The European Union-Azerbaijan Natural Gas MOU: Our CPC Senior Fellow Breaks it Down
Jul 22, 2022
The European Union signed a Memorandum of Understanding with Azerbaijan to increase Azerbaijan’s export of natural gas to Europe. This deal comes as the EU seeks to wean itself off of Russian energy and growing concerns about the proven unreliability of Russian natural gas exports. The Caspian Policy Center asked the chair of its Energy and Economy program, Amb. (ret.) Robert Cekuta to weigh in on the MoU.
1) The European Union has just signed a Memorandum of Understanding with Azerbaijan to increase the amount of natural gas imported to Europe, why now?
The immediate and pressing factor, as EU Commission President Ursula von der Leyen noted, is the EU’s need for energy for its citizens and businesses and the threats to the EU’s – and global –energy security due to Russia’s weaponization of its oil and natural gas in addition to Russia’s completely unprovoked and unwarranted invasion of Ukraine. Russia is threatening to reduce oil and gas exports to EU member countries and others. At the same time, EU and other countries want to wean themselves off Russian hydrocarbons given the money those exports provide the Kremlin with funding. There are estimates Russia earned about $100 billion from oil and natural gas exports in the first four months of its invasion of Ukraine. Frankly given everything, such an MOU between the EU and Azerbaijan is probably overdue.
2) The MOU states that Azerbaijan will double its gas exports to 20 billion cubic meters (bcm) a year by 2027, why will increasing the export volume take such a long time?
There are a couple of factors. One is that the physical capacity of the pipeline system needs to be increased. This is something that has long been planned for; in fact, from the earliest days of work on the Southern Gas Corridor pipeline there were plans to expand it from its initial capacity, e.g. with additional pumping capacity.
The second is the current capacity of Azerbaijan’s gas fields and the other demands for Azerbaijan’s gas, including for domestic consumption and for petrochemicals. However, there are additional fields and reserves which are in the process of being tapped.
This question raises an important point here that often gets missed: it takes time as well as human and financial capital to find, tap, and recover the oil and gas from fields, even in such well-established oil and gas provinces as Azerbaijan or here in the U.S.
3) Will other countries in the Southern Gas Corridor need to update or improve their infrastructure to accommodate a greater volume of natural gas?
Yes, and the MOU notes this fact. Expanding pipeline capacity and gas storage facilities in Europe, particularly in the Balkans but also in other regions of the EU, has been something the EU Commission, EU members, and the United States have been working together on for years.
But, there is something very important regarding infrastructure in this agreement that has to be noted. This agreement doesn’t just talk about natural gas, it talks about renewable energy and boosting the capability to export electricity. It talks too about developing hydrogen, a fuel of the future and something which can be generated cleanly in the Caucasus and Central Asia. It also discusses moving this fuel from the Caspian region to Europe. These developments will all need to be updated and expanded as well as adding new infrastructure.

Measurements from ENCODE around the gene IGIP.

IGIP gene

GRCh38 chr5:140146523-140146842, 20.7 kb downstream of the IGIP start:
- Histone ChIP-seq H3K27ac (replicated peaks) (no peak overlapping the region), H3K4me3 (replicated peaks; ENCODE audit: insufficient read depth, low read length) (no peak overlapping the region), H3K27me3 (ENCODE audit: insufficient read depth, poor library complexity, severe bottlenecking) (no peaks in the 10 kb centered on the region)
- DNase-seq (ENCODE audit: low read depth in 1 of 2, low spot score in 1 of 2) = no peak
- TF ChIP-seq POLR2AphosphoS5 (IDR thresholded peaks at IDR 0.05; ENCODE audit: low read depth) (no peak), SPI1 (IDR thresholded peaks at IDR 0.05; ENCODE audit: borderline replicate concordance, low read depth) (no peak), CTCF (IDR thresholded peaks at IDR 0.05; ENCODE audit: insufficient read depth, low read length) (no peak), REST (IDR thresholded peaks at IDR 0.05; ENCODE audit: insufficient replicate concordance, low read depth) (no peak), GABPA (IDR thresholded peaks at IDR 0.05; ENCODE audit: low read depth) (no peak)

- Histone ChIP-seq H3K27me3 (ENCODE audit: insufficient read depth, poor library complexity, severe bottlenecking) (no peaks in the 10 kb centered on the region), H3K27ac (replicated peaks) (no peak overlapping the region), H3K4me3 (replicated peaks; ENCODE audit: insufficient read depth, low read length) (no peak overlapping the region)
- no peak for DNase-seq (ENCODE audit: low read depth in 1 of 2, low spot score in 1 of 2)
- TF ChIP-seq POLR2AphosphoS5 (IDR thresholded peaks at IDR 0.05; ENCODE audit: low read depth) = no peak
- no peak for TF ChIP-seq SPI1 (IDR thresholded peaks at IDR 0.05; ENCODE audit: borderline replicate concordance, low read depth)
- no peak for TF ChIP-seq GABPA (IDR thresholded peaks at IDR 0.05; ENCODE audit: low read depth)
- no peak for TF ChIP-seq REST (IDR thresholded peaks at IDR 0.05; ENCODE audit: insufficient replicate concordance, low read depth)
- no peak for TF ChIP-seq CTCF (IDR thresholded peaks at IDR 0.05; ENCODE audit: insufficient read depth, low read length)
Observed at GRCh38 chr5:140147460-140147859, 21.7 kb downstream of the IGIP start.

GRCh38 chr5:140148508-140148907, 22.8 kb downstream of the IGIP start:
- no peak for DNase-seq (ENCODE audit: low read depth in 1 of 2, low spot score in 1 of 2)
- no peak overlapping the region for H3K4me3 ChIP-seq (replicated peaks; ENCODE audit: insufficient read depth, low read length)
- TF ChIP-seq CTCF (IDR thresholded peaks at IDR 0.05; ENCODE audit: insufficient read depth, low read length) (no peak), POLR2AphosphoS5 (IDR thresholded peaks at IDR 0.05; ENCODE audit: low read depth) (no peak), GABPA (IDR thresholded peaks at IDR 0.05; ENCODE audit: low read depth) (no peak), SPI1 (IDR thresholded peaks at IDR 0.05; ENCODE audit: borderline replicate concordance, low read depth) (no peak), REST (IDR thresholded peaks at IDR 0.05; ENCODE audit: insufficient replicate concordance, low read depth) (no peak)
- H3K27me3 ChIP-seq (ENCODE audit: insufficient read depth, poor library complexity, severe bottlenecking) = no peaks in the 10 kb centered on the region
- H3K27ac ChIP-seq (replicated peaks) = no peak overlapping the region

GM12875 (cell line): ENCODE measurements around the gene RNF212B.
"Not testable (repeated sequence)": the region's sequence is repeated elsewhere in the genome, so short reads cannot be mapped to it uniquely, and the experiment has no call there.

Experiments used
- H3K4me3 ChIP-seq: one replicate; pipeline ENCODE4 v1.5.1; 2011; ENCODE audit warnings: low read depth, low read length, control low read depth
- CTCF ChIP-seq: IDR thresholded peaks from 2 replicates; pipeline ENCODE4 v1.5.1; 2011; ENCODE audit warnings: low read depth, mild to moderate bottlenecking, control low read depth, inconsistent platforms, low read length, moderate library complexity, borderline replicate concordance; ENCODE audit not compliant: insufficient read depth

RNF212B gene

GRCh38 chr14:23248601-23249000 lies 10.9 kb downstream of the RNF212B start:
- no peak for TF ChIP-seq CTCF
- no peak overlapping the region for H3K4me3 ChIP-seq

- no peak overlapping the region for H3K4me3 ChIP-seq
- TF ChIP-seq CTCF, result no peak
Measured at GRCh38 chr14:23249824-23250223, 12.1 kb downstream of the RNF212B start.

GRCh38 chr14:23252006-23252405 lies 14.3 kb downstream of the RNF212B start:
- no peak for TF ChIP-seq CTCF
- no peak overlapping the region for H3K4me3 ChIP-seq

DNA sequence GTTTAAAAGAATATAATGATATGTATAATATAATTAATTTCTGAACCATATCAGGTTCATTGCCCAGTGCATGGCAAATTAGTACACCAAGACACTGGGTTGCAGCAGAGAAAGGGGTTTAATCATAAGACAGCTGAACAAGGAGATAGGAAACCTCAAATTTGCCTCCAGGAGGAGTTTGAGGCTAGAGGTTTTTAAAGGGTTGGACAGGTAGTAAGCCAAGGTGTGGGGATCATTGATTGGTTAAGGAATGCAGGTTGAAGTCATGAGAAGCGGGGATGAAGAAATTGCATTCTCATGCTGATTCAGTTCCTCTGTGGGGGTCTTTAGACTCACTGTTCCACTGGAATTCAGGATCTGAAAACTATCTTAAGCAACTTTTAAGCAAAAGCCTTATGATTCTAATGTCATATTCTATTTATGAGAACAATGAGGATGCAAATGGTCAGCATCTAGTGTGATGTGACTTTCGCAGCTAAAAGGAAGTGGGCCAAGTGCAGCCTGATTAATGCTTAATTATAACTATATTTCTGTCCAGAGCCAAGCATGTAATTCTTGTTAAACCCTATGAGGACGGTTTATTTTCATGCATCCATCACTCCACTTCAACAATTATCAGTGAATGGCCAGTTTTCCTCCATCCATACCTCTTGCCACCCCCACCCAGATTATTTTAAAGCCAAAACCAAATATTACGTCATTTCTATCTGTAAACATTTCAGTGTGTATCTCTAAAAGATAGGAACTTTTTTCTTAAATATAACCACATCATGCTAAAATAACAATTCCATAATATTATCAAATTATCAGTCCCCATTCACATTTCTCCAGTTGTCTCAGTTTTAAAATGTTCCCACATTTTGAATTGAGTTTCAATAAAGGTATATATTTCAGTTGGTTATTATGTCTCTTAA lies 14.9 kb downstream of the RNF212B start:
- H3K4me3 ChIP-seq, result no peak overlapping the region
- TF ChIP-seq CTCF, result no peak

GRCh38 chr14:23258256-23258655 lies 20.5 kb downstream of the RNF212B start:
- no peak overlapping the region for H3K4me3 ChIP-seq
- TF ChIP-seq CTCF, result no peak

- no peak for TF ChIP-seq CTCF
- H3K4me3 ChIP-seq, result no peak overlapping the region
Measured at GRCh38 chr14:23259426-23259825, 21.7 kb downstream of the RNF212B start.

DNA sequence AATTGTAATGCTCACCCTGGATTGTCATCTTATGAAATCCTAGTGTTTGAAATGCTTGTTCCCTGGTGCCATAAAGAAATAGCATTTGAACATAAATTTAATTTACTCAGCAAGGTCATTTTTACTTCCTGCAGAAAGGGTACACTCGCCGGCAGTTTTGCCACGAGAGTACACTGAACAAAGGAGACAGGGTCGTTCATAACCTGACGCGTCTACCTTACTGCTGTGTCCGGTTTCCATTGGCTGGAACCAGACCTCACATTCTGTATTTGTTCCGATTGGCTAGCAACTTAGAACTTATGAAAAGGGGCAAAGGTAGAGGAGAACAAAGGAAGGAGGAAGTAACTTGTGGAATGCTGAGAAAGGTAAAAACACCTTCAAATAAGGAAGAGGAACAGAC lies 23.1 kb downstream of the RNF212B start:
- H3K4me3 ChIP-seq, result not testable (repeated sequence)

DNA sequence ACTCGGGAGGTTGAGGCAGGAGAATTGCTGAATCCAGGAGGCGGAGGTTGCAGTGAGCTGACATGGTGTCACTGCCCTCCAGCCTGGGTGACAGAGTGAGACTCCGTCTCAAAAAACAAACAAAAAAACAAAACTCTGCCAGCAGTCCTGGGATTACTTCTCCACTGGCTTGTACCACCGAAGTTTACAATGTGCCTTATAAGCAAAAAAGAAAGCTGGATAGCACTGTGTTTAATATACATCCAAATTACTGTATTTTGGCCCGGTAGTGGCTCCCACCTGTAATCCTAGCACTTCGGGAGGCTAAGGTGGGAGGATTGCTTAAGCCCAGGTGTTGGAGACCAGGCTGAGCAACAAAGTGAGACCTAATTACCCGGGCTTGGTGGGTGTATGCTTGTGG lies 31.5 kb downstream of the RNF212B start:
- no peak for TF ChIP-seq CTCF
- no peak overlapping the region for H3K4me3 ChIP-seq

4) Can the European Union rely on Azerbaijan to replace Russian natural gas exports?
Yes, Azerbaijan has proven to be a reliable supplier of natural gas as well as of crude oil. However, Russia has been supplying about 155 BCM of natural gas annually. Replacing that volume of natural gas is going to require tapping a number of different sources around the world, including increased liquified natural gas (LNG) imports from the United States. Renewables are also part of the EU’s thinking regarding replacing Russian natural gas. Replacing Russian gas will also probably require boosting energy efficiency and perhaps, as is now being discussed, mandatory cuts in the amounts of gas EU consumers – businesses as well as individuals – use. That might sound tough, but there is a recognition that the threats Russia’s actions pose are existential and so the EU institutions and its members are determined to stay the course and do all that is necessary.
5) What, if anything, stood out to you about the Memorandum of Understanding, was it a new development or something that was long expected?
What stands out about this agreement is its scope. The MOU signed between EU Energy Commissioner Simson and Azerbaijan’s Energy Minister Shahbazov addresses immediate problems, like the EU’s need for increased supplies of natural gas and Azerbaijan’s efforts to help meet them. However, this is an agreement of the future, one that looks not just at the current contours of today’s international energy security picture, but at the evolving technologies relating to energy. It doesn’t just look at the need for energy, but at the need for cleaner, lower carbon energy. Moreover, by looking at the full scope of what constitutes energy security – hydrocarbons yes, but also at how to cut methane and other steps we can take to make fuel sources less carbon-intensive, at expanding renewable energy production in the region, at expanding electricity exports from Azerbaijan, and at steps to work together to develop a new hydrogen economy – the MOU sets out how Azerbaijan, and other Caspian countries, can remain key players in a changing international energy picture.
Ambassador (ret.) Robert F. Cekuta served as Ambassador to Azerbaijan 2015 - 2018, Principal Deputy Assistant Secretary of State in the Bureau of Energy Resources (2011 – 2014), and Deputy Assistant Secretary for Energy Sanctions and Commodities (2010 – 2011).